Area residents flocking to see president-elect Obama's inauguration
MOORHEAD - Sarah Crawford's 3,000-mile van ride to Washington began with bake sales and a burger cookout - fundraisers so she and 17 fellow students at Minnesota State University Moorhead can be witnesses to history.
Crawford and the others will be among the more than 1 million spectators expected Tuesday for President-elect Barack Obama's presidential inauguration in Washington.
The group from MSUM are among hundreds of people from the area who will witness the swearing-in of the first African-American president in the nation's history.
"We are going mainly because we just wanted to be part of history, just wanted to be at the heart of it," said Crawford, a senior from Sisseton, S.D., majoring in psychology.
The chance to be present to watch history unfold also motivates Jamie and Catie Garvey of Fargo to make the civic pilgrimage.
"I want to be able to say I was there in 50 years," said Jamie Garvey, a 30-year-old Fargo firefighter and newcomer to political involvement in last year's election.
"It was just an exciting election season, it really was," he said. "I am very impressed. I was very surprised that we elected a black man, that our nation was ready for that. That's very exciting for me."
The Garveys will be staying with friends, and his sister bought them a gift certificate at a Lebanese restaurant to help defray the cost of the trip.
"I'm doing it absolutely on the cheap," Jamie Garvey said.
So are Crawford and the others from MSUM, who have made arrangements to stay at a Presbyterian Church near Capitol Hill, just four blocks from the inauguration site at the Capitol. Thanks to donations and fundraising sales, their cost per person will be about $250.
Fargo Mayor Dennis Walaker, a self-described history buff, will be another face in the crowd at the inauguration. He's one of about 500 North Dakota residents who obtained tickets from the congressional delegation to watch the 44th president take the oath of office.
Walaker will be attending a U.S. Conference of Mayors meeting this weekend, and elected to extend his stay to witness the inauguration, located several blocks from his hotel.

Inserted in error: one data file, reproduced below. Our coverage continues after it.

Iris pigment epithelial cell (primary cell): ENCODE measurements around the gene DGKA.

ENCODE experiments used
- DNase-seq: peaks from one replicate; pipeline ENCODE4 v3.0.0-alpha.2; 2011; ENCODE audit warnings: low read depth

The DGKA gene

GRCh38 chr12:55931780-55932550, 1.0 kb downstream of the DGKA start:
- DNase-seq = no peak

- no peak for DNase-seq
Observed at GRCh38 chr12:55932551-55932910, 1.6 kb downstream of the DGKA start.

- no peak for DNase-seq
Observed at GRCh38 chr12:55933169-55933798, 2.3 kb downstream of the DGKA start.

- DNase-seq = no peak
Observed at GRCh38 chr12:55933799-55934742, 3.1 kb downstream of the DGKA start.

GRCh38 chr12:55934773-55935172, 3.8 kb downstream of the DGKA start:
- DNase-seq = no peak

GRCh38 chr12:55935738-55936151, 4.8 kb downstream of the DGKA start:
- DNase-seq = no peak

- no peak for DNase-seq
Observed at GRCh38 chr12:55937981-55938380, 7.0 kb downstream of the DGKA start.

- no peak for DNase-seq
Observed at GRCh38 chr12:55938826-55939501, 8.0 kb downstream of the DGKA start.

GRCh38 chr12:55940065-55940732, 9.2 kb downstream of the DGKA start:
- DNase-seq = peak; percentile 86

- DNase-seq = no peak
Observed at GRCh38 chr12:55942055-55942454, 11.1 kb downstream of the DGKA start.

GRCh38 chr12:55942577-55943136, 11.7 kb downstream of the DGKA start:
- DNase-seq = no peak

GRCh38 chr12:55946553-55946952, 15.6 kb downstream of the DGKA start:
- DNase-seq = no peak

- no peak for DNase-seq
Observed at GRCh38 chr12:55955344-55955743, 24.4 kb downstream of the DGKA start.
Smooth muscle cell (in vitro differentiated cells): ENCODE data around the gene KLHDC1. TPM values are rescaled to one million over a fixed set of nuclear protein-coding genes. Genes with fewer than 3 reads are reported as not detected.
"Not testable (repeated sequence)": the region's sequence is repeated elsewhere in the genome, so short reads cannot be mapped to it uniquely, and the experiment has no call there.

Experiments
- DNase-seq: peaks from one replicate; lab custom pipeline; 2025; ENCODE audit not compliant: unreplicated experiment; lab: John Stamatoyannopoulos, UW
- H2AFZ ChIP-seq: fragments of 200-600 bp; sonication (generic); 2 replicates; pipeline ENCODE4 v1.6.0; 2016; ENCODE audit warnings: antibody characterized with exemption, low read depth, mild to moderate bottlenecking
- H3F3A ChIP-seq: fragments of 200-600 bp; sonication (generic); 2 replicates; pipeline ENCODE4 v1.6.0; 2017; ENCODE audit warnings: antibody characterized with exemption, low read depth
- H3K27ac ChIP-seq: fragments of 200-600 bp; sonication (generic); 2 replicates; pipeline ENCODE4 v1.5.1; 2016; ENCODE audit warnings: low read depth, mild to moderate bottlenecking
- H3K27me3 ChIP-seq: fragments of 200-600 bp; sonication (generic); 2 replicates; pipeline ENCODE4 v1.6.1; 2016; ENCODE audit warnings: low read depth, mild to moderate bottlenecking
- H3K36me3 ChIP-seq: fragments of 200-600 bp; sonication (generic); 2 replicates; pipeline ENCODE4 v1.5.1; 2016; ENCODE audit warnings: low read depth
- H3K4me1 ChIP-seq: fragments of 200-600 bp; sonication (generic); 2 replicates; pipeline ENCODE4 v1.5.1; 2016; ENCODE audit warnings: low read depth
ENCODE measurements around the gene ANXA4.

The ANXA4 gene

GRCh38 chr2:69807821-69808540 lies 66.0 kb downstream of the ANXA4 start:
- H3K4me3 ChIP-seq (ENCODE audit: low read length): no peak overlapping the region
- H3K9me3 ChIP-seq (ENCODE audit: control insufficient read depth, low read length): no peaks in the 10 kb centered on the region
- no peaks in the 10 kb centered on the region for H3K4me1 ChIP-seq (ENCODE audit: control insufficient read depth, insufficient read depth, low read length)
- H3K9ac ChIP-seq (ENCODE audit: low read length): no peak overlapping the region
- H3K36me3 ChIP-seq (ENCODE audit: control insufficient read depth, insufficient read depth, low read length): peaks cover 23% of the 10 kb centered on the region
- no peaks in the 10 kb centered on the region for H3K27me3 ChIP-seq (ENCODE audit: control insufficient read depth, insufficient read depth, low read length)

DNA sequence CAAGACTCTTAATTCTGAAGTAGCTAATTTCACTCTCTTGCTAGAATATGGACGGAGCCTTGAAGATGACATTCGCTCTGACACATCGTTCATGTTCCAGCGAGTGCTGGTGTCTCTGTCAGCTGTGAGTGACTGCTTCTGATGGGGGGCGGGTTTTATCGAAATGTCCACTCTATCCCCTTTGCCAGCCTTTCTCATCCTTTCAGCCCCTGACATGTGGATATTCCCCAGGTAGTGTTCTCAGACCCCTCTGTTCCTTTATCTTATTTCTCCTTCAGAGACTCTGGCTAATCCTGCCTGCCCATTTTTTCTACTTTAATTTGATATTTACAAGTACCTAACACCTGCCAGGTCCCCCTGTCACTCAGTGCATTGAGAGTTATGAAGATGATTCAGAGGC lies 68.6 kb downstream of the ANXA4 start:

"I've always been a student of history," said the mayor, who caught one of President George W. Bush's State of the Union speeches several years ago but will be seeing his first inauguration.
"I don't know how I'm going to deal with the 1½ to 2 million people," he added. "It should be interesting."
Dan Hannaher of Fargo, who served as North Dakota chairman of Obama's presidential campaign, will be attending his third inauguration. He watched both of President Bill Clinton's swearing-in ceremonies, each attended by an estimated 300,000 spectators.
"The size of the crowds is pretty imposing," Hannaher said. Still, he decided he couldn't stay away.
"Barack Obama is the most remarkable public figure of my lifetime," he said. "I just think he's the right man for our times. I feel a personal pride as well."
Libby Schneider, a Fargo native who just moved to Washington, has tickets to both the inauguration and the Obama Youth Ball, which will be broadcast by MTV.
"That'll be pretty neat," said Schneider, who hopes the newly inaugurated president will make a stop at the ball, since young voters supported him in large numbers.
"This is kind of his base," Schneider said. "These are the people who helped get him elected."
Diane Rustad of Moorhead was one of the winners of a lottery drawing by Sen. Amy Klobuchar, D-Minn., to allow Minnesotans to get tickets for the inauguration.
Klobuchar, Minnesota's lone U.S. senator until the recount between Al Franken and Norm Coleman is resolved, will be hosting an open house Monday at her office, featuring foods from Minnesota, including Potica from the Iron Range and Spam Puffs from Austin.
The North Dakota congressional delegation - Sens. Kent Conrad and Byron Dorgan as well as Rep. Earl Pomeroy - will host a reception for North Dakota inauguration guests.
Rep. Collin Peterson, D-Minn., distributed 197 tickets to constituents in the 7th District.
Peterson's chief of staff, Mark Brownell, who oversaw distribution of the tickets, plans to be working in his office during the inauguration.
"I'll be watching it on TV, just like most of America," he said.